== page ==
A purse is one of a woman’s most important accessories and Marty Ingham Everett lost one of hers in 1954 when she was only 16. A high school girl doesn’t carry that many valuables so it wasn’t that big a deal. But an incredible reunion with her purse 65 years later has made its contents priceless.
For whatever reason, Marty’s purse ended up behind a cabinet in the science room of Jeffersonville High in Indiana where she studied. It lay there untouched by human hands and the elements until a construction crew that was doing renovation work uncovered it last month. They gave the purse to the Greater Clark County School District in Jeffersonville.
She knew it was a long shot but school district employee Erin Bojorquez put up at “lost and found” post on the school district’s Facebook with pictures of the handbag.
But the power of social media was at play and she was soon directed to John Folea, Marty’s son. He then connected Erin to Marty, who was known in high school as Martha Ina Ingham. Erin mailed the purse to Marty, now 81, at her southwestern Florida home. It marked an incredible return that instantly brought back beautiful memories of Marty’s high school years.
“It was like opening a time capsule,” said Marty, a widow who also has a second home in Grasonville, on Maryland’s Eastern Shore.
The story caught the attention of social media and news stories came out showing the contents of the purse, including handwritten letters from three boys she had dated – Paul, Carter, and “Torchy” – that were neatly folded and kept inside her purse.
“Dear Marty, I’ve heard that Paul has asked you to go the prom with him,” went one note. “If he hasn’t, I would like very much to take you. Love, Torchy.”
“Dear Marty, Bobbie and I aren’t going back together,” said a letter from Carter. “I’m just continuing to walk her to classes. She asked me if I would, and I told her that I would. I’m just trying to be friends with everybody.”
People from all over inevitably started asking who she ended up going to the prom with in 1954 and the question has only amused Marty.
“Ask her who she went to the prom with!” one woman commented on the school’s Facebook page. “I gotta know!”
“Does anyone know who she ended up going with? Burning question!” wrote another.
“We all want to know who she went to the prom with! I’m rooting for Torchy,” added a third.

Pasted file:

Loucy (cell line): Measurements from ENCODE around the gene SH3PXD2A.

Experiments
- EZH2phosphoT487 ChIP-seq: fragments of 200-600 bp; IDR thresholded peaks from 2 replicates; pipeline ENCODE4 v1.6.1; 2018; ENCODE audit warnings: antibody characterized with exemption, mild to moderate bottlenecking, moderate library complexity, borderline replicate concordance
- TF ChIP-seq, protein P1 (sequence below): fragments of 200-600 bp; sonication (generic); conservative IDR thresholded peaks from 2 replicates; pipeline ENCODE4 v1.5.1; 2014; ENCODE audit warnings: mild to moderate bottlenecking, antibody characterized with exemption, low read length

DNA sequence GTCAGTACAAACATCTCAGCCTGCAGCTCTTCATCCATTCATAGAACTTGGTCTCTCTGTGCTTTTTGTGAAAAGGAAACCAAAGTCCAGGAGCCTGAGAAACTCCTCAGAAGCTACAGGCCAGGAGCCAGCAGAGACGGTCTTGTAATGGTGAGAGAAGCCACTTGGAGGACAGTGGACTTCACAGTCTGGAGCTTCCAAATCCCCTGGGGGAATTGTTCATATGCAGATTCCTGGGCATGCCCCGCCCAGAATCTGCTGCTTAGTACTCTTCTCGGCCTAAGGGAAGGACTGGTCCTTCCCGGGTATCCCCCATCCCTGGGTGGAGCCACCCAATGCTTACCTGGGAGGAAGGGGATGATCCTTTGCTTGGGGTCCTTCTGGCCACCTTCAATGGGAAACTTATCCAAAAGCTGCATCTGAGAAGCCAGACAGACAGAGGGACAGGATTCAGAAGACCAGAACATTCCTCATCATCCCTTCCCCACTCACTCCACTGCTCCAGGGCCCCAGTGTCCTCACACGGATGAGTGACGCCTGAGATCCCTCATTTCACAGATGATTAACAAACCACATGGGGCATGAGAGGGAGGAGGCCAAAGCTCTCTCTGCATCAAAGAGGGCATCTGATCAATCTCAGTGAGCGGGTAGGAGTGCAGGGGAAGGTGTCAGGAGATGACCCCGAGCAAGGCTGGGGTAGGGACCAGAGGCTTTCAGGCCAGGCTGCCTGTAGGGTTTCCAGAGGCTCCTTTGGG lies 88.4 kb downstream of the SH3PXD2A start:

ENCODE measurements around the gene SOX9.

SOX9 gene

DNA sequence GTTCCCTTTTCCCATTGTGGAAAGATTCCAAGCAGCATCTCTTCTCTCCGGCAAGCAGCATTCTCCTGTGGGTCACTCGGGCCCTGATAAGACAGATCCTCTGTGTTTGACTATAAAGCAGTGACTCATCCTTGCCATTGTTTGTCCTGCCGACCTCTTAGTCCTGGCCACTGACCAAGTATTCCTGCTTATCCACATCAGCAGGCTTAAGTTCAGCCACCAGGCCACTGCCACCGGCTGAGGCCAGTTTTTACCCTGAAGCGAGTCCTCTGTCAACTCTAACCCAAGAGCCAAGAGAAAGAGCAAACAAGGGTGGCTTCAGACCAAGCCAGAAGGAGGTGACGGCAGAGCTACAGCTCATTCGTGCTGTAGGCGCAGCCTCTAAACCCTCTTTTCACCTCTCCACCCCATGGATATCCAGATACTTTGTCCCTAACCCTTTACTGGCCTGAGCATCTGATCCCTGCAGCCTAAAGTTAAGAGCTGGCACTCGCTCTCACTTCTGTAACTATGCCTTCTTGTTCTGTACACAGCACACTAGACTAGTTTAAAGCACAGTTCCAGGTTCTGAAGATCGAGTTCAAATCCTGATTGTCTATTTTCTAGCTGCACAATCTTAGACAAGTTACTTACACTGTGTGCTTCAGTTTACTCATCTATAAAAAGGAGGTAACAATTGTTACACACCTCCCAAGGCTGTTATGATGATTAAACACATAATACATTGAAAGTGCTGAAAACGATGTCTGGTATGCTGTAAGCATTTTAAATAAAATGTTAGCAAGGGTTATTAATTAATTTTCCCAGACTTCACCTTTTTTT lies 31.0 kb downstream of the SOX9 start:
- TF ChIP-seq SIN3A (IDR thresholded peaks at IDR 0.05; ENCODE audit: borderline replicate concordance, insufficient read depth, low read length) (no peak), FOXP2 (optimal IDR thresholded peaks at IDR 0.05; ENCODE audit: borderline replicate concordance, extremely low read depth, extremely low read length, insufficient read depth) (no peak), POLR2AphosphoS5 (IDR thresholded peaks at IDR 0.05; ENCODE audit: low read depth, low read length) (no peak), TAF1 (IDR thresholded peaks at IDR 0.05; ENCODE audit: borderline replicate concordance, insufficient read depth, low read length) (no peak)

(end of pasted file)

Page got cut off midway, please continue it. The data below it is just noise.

It turns out her prom date was Carter Williams. They rode the school bus together every day from the “company town” outside Jeffersonville. Both their fathers worked for DuPont that time.
“He was my first boyfriend,” she said. “I had an awful lot of things in my purse, but I know that the letter from Carter was special. That’s why I kept it.”
She added: “The letters from the other two boys meant something to me, too. Why else would I have carried them with me everywhere?”
It turns out that Carter, now also 81, lives in Phoenix and hadn’t spoken to Marty since graduating from high school. Hearing from her has thrilled him.
“It was amazing to reconnect and reminisce about a time that is so different from today,” he said. “We respected our teachers, we respected the law, and we respected our parents. We had more time to sit around a table and just talk or listen. I feel very lucky to have grown up when I did.”
While he is happily married to his wife Suzie and has five children, nine grandchildren, and seven great-grandchildren, Carter said he can never forget the first girl he kissed in 1954.
“Marty was my first love, a real sweetheart and a great gal,” he said. “What a treat it was to talk to her again for the first time in 65 years. I’ll never forget dressing up to take her to the junior prom.”
“So many years have passed that I don’t remember a lot about that time, but I do know that I enjoyed high school life,” she said. “And I do remember some of my dates.”
As to the other boys, “Torchy” was a big guy named Clyde Morris and Paul Moore was a track team star who attended her church.
Now that she has her purse again, she said she’ll never lose it again.
“I was floored when I sat at my dining room table and took everything out of the purse,” she said. “How incredible that everything was still there and ended up back in my hands.”
The purse also included 75-cent tickets for a “genuine” Italian church dinner.
“Do you suppose that they’re still valid?” she jokingly asked.
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